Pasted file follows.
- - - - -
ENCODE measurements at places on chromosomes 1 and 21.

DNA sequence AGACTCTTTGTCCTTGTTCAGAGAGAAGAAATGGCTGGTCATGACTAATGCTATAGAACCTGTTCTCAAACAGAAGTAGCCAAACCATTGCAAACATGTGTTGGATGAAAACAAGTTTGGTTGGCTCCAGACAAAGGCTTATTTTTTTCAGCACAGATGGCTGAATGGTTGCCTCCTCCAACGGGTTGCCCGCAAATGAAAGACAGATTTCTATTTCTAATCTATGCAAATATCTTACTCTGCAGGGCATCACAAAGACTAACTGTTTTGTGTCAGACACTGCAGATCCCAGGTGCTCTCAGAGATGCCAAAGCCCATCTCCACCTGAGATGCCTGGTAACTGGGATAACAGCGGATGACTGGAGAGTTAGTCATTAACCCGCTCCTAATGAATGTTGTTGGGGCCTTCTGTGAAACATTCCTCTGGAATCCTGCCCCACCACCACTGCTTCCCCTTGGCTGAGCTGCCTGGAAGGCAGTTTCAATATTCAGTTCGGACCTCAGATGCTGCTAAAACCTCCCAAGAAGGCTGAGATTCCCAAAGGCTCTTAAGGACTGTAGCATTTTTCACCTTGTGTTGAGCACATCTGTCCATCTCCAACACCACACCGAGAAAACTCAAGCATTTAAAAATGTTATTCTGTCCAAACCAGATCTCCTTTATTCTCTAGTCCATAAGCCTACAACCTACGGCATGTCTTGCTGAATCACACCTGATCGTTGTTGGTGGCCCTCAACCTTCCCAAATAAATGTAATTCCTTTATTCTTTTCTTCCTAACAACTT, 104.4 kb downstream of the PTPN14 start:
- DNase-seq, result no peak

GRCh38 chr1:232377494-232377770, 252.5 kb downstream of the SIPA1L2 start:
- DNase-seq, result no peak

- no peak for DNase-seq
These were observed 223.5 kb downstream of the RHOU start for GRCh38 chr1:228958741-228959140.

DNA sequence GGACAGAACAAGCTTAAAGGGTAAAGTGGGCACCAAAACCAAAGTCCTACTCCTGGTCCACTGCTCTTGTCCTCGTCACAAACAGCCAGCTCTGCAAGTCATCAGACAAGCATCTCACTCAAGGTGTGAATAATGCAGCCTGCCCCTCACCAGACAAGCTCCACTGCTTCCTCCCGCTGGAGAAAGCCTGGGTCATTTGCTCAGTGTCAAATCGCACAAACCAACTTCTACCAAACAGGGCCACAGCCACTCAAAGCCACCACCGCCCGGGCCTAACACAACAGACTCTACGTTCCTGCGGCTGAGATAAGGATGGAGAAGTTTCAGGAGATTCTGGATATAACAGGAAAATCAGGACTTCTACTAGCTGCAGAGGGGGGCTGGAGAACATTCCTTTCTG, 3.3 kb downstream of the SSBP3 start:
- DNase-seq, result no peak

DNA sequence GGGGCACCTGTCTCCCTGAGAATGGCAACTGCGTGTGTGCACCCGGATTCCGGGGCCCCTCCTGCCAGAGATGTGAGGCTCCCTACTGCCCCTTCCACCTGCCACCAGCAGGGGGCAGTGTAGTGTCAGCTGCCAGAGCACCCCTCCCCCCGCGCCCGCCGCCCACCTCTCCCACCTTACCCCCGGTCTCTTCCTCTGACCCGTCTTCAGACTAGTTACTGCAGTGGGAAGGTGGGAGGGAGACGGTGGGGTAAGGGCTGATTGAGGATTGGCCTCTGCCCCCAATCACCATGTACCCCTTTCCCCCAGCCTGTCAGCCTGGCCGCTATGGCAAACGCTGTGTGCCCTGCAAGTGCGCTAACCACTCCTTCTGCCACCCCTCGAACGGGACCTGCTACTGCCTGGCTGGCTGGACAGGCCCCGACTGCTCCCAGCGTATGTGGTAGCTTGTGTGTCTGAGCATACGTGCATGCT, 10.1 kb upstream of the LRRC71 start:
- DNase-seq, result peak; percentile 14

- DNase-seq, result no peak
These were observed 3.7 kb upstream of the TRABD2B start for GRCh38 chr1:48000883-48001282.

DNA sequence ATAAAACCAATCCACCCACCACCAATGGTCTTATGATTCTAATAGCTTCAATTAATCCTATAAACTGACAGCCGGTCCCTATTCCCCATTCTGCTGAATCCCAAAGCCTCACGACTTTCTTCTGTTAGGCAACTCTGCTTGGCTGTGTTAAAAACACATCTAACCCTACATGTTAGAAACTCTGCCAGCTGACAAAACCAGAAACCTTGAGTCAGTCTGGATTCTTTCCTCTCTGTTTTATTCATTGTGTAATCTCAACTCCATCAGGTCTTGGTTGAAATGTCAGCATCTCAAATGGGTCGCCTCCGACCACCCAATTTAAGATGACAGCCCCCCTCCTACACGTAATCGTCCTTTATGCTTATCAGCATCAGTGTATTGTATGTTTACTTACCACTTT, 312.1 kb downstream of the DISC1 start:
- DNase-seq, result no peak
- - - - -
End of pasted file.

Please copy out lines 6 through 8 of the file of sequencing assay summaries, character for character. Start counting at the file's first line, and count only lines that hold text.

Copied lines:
- no peak for DNase-seq
These were observed 223.5 kb downstream of the RHOU start for GRCh38 chr1:228958741-228959140.

DNA sequence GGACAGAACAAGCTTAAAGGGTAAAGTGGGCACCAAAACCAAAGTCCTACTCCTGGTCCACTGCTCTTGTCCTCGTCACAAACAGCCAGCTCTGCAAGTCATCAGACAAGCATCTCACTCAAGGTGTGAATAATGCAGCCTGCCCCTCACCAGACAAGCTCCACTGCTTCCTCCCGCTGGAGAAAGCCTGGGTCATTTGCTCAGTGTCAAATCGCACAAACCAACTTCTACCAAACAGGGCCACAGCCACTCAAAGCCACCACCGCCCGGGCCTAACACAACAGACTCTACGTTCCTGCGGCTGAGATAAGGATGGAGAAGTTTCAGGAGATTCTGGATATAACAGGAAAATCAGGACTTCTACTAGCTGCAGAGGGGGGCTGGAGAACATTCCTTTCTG, 3.3 kb downstream of the SSBP3 start: